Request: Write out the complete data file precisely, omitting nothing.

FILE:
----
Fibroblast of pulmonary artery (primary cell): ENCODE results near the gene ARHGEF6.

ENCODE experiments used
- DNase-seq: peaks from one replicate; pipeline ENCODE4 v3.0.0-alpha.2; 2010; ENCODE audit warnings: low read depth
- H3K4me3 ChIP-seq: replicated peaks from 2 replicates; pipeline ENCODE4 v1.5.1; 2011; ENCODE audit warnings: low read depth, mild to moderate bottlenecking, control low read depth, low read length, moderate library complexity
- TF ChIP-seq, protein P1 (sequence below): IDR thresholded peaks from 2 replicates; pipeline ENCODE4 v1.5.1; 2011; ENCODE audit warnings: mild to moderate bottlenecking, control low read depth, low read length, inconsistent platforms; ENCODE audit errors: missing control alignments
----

Fibroblast of pulmonary artery (primary cell): ENCODE results near the gene ARHGEF6.

ENCODE experiments used
- DNase-seq: peaks from one replicate; pipeline ENCODE4 v3.0.0-alpha.2; 2010; ENCODE audit warnings: low read depth
- H3K4me3 ChIP-seq: replicated peaks from 2 replicates; pipeline ENCODE4 v1.5.1; 2011; ENCODE audit warnings: low read depth, mild to moderate bottlenecking, control low read depth, low read length, moderate library complexity
- TF ChIP-seq, protein P1 (sequence below): IDR thresholded peaks from 2 replicates; pipeline ENCODE4 v1.5.1; 2011; ENCODE audit warnings: mild to moderate bottlenecking, control low read depth, low read length, inconsistent platforms; ENCODE audit errors: missing control alignments